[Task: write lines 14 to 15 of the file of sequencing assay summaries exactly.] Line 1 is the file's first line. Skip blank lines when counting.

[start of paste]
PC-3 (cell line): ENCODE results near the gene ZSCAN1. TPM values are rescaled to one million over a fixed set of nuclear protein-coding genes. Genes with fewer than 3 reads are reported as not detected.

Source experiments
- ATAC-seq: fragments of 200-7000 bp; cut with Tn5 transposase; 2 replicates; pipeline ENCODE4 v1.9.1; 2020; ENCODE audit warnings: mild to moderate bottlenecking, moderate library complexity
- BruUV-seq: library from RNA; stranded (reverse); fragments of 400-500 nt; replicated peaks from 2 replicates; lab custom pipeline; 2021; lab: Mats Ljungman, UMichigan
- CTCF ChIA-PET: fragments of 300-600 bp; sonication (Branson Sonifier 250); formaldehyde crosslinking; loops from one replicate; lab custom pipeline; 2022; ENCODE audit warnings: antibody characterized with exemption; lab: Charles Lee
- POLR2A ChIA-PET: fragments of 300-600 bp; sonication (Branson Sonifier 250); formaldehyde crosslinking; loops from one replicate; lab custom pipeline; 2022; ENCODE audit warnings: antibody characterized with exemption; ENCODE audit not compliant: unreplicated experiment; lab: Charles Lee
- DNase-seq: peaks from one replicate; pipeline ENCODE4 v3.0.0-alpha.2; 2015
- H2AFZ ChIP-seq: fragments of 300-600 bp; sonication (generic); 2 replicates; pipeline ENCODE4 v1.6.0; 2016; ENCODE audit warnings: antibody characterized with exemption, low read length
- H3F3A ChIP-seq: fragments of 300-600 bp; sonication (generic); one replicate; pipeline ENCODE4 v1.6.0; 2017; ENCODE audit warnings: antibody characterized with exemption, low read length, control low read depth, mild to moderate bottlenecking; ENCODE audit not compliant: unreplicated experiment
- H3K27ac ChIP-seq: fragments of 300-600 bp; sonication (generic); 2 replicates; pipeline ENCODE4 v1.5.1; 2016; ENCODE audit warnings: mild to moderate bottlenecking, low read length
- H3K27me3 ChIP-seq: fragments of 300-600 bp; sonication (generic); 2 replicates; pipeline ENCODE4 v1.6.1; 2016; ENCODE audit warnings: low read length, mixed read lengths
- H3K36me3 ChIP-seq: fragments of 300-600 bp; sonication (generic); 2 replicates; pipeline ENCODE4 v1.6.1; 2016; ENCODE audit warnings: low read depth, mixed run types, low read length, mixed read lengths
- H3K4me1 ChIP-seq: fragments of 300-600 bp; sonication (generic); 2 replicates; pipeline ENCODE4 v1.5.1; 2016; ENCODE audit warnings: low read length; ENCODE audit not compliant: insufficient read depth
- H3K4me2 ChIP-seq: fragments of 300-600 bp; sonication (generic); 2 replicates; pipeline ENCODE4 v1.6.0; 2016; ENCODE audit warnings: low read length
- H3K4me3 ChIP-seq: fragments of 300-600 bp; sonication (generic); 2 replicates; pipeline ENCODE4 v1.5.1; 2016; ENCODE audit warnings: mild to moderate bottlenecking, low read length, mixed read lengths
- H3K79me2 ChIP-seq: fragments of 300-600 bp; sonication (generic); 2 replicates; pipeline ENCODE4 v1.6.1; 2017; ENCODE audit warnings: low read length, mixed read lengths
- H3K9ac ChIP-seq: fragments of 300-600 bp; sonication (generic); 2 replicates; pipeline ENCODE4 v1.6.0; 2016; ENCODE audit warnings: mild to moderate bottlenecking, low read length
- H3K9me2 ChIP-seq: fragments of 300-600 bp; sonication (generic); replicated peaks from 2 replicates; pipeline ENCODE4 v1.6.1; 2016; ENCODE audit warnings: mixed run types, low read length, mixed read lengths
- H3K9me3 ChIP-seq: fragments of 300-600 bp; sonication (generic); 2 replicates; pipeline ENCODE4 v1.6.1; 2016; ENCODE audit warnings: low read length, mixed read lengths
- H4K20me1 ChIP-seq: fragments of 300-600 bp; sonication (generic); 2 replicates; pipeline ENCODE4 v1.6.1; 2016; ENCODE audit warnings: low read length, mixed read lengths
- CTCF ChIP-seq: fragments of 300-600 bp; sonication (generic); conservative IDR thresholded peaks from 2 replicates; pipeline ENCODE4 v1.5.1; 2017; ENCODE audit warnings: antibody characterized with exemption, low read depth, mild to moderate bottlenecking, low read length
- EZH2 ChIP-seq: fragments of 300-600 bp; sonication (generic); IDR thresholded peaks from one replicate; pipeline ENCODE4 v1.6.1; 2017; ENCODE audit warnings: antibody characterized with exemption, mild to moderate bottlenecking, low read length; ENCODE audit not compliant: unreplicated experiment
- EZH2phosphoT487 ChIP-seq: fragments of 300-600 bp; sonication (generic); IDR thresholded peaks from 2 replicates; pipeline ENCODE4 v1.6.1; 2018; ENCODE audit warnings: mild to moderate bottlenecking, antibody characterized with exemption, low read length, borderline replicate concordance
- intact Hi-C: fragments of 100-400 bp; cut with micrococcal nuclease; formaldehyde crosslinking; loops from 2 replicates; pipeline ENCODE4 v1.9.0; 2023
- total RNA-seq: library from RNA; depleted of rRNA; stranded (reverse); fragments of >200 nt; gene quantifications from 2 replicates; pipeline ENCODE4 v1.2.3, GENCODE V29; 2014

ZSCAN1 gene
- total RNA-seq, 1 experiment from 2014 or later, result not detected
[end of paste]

- H3K4me2 ChIP-seq: fragments of 300-600 bp; sonication (generic); 2 replicates; pipeline ENCODE4 v1.6.0; 2016; ENCODE audit warnings: low read length
- H3K4me3 ChIP-seq: fragments of 300-600 bp; sonication (generic); 2 replicates; pipeline ENCODE4 v1.5.1; 2016; ENCODE audit warnings: mild to moderate bottlenecking, low read length, mixed read lengths